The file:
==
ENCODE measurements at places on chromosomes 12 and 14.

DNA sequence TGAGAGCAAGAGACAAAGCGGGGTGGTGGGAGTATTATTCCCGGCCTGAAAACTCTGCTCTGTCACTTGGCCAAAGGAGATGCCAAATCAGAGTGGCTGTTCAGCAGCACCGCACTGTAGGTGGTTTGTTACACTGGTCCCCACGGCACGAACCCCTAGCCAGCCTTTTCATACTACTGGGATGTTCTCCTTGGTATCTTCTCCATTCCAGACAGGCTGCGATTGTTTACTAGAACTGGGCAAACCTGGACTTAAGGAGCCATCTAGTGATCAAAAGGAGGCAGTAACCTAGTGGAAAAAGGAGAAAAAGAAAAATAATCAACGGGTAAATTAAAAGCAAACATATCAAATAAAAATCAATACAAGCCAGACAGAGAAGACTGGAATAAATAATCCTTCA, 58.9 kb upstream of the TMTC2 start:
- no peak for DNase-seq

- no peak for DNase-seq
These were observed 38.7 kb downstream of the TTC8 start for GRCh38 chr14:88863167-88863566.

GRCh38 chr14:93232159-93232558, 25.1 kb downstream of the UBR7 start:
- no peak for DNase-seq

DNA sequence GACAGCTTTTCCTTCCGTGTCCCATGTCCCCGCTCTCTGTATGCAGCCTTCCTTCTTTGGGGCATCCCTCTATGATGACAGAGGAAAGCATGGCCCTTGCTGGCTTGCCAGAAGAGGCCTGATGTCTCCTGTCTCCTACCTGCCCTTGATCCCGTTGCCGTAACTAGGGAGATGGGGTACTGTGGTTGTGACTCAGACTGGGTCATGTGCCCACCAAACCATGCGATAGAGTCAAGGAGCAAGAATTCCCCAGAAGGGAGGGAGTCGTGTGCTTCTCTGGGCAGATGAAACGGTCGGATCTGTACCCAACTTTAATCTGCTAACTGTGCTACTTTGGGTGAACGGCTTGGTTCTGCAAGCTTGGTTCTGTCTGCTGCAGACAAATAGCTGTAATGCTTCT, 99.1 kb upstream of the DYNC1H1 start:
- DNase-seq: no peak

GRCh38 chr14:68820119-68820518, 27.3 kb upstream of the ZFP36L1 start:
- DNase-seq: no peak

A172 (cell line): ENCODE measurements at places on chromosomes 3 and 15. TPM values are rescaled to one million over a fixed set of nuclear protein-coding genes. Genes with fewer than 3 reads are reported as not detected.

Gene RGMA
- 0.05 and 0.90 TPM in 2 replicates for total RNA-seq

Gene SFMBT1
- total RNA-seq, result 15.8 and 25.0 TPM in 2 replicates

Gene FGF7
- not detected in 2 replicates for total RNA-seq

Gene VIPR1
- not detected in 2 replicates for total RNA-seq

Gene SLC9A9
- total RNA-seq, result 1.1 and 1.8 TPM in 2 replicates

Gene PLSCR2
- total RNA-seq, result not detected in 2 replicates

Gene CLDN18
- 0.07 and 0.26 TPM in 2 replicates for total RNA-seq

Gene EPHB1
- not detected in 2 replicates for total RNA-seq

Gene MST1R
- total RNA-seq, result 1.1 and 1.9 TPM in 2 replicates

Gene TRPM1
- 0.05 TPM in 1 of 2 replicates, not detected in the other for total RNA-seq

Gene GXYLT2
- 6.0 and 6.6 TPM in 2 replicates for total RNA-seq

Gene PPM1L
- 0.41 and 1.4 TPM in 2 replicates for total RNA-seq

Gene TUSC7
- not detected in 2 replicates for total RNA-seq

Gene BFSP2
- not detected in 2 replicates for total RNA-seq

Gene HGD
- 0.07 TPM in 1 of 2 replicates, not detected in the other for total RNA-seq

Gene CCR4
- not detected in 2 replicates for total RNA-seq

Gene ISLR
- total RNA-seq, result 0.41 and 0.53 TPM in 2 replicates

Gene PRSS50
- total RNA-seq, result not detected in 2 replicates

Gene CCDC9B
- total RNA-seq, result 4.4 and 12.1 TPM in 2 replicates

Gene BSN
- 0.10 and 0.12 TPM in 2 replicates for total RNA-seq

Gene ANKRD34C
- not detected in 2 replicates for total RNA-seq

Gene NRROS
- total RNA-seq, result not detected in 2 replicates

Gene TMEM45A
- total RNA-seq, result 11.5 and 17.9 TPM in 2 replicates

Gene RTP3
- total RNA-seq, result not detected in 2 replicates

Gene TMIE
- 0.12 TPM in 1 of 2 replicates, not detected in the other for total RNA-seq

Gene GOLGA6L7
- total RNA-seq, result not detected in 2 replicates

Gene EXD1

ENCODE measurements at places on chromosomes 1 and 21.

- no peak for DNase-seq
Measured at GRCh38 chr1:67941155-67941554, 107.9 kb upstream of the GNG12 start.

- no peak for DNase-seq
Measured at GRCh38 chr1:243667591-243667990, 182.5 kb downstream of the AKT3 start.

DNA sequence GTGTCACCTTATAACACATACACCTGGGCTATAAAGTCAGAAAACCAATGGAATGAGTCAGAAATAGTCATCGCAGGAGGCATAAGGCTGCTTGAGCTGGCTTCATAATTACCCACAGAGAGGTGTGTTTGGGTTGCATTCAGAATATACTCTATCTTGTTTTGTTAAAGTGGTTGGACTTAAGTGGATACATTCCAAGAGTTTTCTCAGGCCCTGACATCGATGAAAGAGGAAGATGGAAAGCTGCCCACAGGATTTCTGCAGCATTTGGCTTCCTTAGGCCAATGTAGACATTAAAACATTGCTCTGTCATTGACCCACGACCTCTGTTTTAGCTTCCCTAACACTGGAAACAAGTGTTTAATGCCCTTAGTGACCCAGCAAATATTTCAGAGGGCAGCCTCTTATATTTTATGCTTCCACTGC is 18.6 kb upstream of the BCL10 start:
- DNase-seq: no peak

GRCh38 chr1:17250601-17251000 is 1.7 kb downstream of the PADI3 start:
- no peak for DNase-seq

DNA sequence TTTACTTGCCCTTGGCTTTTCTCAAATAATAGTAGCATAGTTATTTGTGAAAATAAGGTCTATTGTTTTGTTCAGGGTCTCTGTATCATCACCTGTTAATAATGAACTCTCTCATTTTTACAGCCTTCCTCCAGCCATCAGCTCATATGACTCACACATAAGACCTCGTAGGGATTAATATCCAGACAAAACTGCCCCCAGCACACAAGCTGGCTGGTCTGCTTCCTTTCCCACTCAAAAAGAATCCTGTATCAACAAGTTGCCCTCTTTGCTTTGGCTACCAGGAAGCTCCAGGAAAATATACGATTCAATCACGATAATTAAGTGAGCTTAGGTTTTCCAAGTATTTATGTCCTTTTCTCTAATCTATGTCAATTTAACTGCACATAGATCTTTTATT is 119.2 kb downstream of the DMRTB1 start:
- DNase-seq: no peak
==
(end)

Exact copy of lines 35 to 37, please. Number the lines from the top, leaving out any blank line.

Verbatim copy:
Gene PPM1L
- 0.41 and 1.4 TPM in 2 replicates for total RNA-seq

Gene TUSC7